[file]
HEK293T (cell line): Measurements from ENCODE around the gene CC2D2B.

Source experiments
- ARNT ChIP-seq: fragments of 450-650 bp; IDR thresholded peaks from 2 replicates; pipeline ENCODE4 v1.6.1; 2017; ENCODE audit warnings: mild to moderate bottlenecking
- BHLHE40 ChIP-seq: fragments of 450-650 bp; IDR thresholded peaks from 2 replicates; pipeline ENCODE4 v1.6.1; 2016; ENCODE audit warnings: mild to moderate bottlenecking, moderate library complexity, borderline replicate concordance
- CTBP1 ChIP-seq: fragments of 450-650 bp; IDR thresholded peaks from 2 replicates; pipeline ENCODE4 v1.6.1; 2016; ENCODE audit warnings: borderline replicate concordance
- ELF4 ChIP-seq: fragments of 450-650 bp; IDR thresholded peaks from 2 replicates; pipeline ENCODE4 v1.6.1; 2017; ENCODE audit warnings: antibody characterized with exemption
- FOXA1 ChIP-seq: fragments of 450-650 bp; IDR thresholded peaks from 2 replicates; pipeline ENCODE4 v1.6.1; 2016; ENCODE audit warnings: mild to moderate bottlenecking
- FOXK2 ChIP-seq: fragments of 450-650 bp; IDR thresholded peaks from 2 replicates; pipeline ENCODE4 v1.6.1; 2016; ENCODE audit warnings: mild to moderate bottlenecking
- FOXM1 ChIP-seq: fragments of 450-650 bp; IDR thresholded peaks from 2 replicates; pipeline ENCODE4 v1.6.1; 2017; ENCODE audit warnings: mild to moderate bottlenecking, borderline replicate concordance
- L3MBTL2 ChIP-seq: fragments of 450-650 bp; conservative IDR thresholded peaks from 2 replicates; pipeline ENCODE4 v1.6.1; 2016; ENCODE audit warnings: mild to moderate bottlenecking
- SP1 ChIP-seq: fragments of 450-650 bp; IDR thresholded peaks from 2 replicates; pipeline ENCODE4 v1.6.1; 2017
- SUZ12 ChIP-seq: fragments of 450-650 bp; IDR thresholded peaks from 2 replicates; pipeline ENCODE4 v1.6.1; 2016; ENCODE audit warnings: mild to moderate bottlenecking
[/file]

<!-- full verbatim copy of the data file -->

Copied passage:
HEK293T (cell line): Measurements from ENCODE around the gene CC2D2B.

Source experiments
- ARNT ChIP-seq: fragments of 450-650 bp; IDR thresholded peaks from 2 replicates; pipeline ENCODE4 v1.6.1; 2017; ENCODE audit warnings: mild to moderate bottlenecking
- BHLHE40 ChIP-seq: fragments of 450-650 bp; IDR thresholded peaks from 2 replicates; pipeline ENCODE4 v1.6.1; 2016; ENCODE audit warnings: mild to moderate bottlenecking, moderate library complexity, borderline replicate concordance
- CTBP1 ChIP-seq: fragments of 450-650 bp; IDR thresholded peaks from 2 replicates; pipeline ENCODE4 v1.6.1; 2016; ENCODE audit warnings: borderline replicate concordance
- ELF4 ChIP-seq: fragments of 450-650 bp; IDR thresholded peaks from 2 replicates; pipeline ENCODE4 v1.6.1; 2017; ENCODE audit warnings: antibody characterized with exemption
- FOXA1 ChIP-seq: fragments of 450-650 bp; IDR thresholded peaks from 2 replicates; pipeline ENCODE4 v1.6.1; 2016; ENCODE audit warnings: mild to moderate bottlenecking
- FOXK2 ChIP-seq: fragments of 450-650 bp; IDR thresholded peaks from 2 replicates; pipeline ENCODE4 v1.6.1; 2016; ENCODE audit warnings: mild to moderate bottlenecking
- FOXM1 ChIP-seq: fragments of 450-650 bp; IDR thresholded peaks from 2 replicates; pipeline ENCODE4 v1.6.1; 2017; ENCODE audit warnings: mild to moderate bottlenecking, borderline replicate concordance
- L3MBTL2 ChIP-seq: fragments of 450-650 bp; conservative IDR thresholded peaks from 2 replicates; pipeline ENCODE4 v1.6.1; 2016; ENCODE audit warnings: mild to moderate bottlenecking
- SP1 ChIP-seq: fragments of 450-650 bp; IDR thresholded peaks from 2 replicates; pipeline ENCODE4 v1.6.1; 2017
- SUZ12 ChIP-seq: fragments of 450-650 bp; IDR thresholded peaks from 2 replicates; pipeline ENCODE4 v1.6.1; 2016; ENCODE audit warnings: mild to moderate bottlenecking